Three months after Shanquella Robinson died under suspicious circumstances while vacationing with acquaintances in Mexico, may questions remain.
Last November, the authorities in Mexico issued issued an arrest warrant for an unnamed “aggressor” in Robinson’s death, but no arrest has been announced. In fact, no new information has been released at all.
To push for faster results, Million Youth March of Charlotte and Salisbury, a nonprofit group that seeks to end community violence, is partnering with Robinson’s family to launch a letter-writing campaign.
Mario Black, the group’s director, said the goal is to mail at least 1,000 letters to Mexican authorities to establish a sense of urgency in the case.
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“The significance of it is to put pressure on Mexico, because they’re not owning up to their responsibility and executing the warrants of the Cabo Six,” Black told QCity Metro, referring to the six acquaintance who were in the Mexican resort town of Cabo San Lucas when Robinson died. “We hope by doing this it will ignite someone there to push a little harder.”
Participants in the letter-writing campaign will meet at Little Rock AME Zion Church at noon on Feb. 18, then march to the U.S. post office on 201 N. McDowell St.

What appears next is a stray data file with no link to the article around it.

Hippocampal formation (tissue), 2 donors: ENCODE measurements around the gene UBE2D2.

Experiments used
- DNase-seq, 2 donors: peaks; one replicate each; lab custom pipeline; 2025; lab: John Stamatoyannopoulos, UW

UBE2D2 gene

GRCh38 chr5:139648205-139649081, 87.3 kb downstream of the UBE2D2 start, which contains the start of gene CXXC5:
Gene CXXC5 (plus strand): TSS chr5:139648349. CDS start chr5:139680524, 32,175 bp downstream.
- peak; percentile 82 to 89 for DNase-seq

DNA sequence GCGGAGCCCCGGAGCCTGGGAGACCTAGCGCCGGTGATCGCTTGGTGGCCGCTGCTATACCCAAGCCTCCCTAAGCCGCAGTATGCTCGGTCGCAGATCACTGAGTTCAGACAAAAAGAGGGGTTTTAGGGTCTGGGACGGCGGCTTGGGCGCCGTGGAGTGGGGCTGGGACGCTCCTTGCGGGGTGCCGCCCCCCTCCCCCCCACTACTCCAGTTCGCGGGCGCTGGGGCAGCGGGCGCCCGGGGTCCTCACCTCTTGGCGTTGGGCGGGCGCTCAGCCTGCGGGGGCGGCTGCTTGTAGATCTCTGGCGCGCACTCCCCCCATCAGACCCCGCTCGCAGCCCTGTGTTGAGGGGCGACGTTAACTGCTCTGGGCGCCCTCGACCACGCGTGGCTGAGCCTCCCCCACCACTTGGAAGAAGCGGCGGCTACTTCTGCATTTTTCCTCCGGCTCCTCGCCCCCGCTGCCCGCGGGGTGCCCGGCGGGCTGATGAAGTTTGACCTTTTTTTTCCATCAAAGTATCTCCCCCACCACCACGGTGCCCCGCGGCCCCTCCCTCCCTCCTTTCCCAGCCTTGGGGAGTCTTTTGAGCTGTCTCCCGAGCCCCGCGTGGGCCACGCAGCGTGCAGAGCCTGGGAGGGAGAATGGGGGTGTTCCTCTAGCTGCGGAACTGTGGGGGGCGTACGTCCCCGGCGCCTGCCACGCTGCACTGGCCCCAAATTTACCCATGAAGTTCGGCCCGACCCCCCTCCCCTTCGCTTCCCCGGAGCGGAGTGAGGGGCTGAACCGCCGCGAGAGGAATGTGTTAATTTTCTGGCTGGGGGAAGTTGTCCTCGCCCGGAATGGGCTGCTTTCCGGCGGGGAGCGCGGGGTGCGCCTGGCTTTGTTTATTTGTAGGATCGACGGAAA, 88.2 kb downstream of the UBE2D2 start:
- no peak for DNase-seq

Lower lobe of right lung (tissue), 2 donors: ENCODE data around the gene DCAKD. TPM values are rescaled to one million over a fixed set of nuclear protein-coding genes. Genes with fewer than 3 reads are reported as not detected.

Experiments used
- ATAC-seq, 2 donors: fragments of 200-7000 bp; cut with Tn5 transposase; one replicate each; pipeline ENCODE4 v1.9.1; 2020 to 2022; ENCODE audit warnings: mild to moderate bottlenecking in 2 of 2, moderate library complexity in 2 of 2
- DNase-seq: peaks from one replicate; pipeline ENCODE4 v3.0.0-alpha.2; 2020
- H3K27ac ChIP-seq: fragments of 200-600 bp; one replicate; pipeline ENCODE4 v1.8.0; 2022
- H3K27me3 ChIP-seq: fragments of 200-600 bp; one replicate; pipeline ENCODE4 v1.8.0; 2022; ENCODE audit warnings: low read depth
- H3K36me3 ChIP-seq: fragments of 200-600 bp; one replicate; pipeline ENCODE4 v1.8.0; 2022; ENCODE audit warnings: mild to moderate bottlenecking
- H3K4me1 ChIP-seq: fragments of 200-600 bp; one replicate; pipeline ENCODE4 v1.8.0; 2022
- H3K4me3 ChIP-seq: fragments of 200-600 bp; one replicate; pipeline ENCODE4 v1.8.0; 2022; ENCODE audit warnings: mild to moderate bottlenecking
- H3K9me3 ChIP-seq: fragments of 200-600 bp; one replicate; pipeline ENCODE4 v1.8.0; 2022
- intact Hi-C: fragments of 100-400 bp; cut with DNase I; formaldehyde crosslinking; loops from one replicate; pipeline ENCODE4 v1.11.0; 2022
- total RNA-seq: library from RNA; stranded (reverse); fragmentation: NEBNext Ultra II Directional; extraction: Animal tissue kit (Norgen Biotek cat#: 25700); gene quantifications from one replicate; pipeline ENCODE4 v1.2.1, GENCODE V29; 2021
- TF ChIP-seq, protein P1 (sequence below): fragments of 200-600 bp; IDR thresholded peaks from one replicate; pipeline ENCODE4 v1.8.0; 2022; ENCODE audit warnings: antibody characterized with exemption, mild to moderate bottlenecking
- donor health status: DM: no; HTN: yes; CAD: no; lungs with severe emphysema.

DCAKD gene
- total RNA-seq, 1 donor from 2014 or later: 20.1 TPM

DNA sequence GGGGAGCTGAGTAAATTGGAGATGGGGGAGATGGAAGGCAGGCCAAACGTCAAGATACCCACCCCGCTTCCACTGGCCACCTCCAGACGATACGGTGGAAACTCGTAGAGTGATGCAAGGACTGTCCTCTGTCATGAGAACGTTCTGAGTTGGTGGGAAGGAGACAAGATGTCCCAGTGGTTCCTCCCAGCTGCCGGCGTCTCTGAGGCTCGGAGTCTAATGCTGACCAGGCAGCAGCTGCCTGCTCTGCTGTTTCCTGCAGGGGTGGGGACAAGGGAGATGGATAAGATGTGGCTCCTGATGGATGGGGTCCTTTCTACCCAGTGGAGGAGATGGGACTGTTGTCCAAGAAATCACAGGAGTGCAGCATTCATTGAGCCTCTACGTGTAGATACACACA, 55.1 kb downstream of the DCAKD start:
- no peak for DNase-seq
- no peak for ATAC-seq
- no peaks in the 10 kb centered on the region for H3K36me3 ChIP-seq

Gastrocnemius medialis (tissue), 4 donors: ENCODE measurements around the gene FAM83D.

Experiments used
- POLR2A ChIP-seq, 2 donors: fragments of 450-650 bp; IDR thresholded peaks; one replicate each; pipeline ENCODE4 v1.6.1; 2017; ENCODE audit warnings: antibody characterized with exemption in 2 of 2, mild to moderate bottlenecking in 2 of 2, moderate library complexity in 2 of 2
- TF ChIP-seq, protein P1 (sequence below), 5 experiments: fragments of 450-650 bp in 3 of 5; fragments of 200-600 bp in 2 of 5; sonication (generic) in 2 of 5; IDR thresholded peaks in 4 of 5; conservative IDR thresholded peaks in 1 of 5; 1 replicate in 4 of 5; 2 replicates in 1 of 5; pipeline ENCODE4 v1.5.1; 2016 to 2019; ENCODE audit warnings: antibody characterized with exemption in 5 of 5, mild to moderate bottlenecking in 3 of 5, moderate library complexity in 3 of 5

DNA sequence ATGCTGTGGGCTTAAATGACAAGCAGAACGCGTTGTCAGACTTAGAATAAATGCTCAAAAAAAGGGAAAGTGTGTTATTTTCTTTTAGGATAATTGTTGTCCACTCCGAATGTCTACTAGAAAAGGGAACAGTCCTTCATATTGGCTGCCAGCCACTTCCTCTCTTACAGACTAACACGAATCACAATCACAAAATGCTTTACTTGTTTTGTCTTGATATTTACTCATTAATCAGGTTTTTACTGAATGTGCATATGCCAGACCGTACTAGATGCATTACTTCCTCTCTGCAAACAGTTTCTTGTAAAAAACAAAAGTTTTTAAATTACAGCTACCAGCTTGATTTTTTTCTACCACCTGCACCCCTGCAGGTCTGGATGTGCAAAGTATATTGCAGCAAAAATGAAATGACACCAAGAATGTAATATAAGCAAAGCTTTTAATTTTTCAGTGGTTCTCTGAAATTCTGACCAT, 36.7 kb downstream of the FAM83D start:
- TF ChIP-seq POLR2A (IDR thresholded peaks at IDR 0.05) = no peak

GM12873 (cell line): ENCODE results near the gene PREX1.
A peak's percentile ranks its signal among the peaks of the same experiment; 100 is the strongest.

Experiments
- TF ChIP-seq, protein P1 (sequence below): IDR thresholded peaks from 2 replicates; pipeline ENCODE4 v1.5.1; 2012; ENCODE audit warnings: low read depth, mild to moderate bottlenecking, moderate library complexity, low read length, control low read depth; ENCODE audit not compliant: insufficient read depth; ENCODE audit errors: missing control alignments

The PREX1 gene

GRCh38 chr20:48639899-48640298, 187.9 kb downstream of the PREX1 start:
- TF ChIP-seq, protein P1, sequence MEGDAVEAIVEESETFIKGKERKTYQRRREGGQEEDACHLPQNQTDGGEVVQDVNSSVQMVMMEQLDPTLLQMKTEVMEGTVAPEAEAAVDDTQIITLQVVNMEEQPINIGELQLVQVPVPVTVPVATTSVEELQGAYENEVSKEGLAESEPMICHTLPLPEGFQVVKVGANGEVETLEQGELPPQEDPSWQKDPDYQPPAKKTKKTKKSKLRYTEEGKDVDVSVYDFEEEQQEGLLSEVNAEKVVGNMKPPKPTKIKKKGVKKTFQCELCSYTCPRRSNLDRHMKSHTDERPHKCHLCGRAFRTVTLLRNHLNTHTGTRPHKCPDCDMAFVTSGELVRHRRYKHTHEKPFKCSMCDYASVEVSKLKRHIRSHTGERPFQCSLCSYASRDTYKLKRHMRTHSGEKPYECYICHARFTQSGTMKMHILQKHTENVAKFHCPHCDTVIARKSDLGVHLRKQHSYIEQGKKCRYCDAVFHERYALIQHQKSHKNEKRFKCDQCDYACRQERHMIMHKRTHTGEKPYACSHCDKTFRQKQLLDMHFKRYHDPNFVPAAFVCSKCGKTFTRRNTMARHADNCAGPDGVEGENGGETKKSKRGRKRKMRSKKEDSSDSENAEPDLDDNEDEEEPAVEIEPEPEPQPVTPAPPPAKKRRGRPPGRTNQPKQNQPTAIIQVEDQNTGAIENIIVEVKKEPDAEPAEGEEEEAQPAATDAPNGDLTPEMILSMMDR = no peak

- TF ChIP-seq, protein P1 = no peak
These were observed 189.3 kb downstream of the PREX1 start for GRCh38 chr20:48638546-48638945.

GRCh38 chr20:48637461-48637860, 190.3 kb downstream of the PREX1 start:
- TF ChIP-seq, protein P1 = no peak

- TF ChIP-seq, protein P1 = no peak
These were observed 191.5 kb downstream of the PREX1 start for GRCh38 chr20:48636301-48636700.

An ongoing effort
Mario Black said he speaks with the family on a weekly basis. He said the family has coped with her death “as well as expected” throughout the holidays.
They held a balloon release at her gravesite on Jan.9 to celebrate what would have been Robinson’s 26th birthday.
According to published reports, the FBI is investigating the case. Black said the FBI and Mexican authorities have failed to provide updates to the family.
QCity Metro reached out to the FBI for comment, but no one responded to our emails.
QCity Metro also requested to speak with Robinson’s family members, but they, too, did not respond to our requests.
“Three months without answers is entirely too long for a family that has already been through enough tragedy,” Black said.
In December, Black, alongside other community activists and leaders, hosted a peaceful rally at Little Rock AME Zion Church. Nearly 200 people attended.
The Rev. Dwayne Walker, pastor of Little Rock AME Zion, said his church has hosted a number of social justice rallies, dating back to the death of Keith Lamont Scott in 2016.
Robinson’s death, he said, affected him a little more. Walker is the father of four daughters who are around the same age as Robinson.
“I can only imagine the pain they must be going through,” he told QCity Metro. “Anything that I can do as pastor, anything we could do as a church, we’re gonna make ourselves available to them.”
It’s important for Black churches to take the forefront of social injustice issues similar to Robinson’s case, Walker said. He plans to stand by the family in their fight for answers.
“It should always be our role to be a voice for the community and a haven for those who seek refuge from all the ills of society,” he said.
Participating in the March
Black said people from across the country have reached out to him in support of the march.
No letters have been received or sent so far, Black said. The goal is for all the letters to be mailed the day of the march, so they’ll all be received at the same time.
Those who cannot attend the rally can email their letter to firstname.lastname@example.org.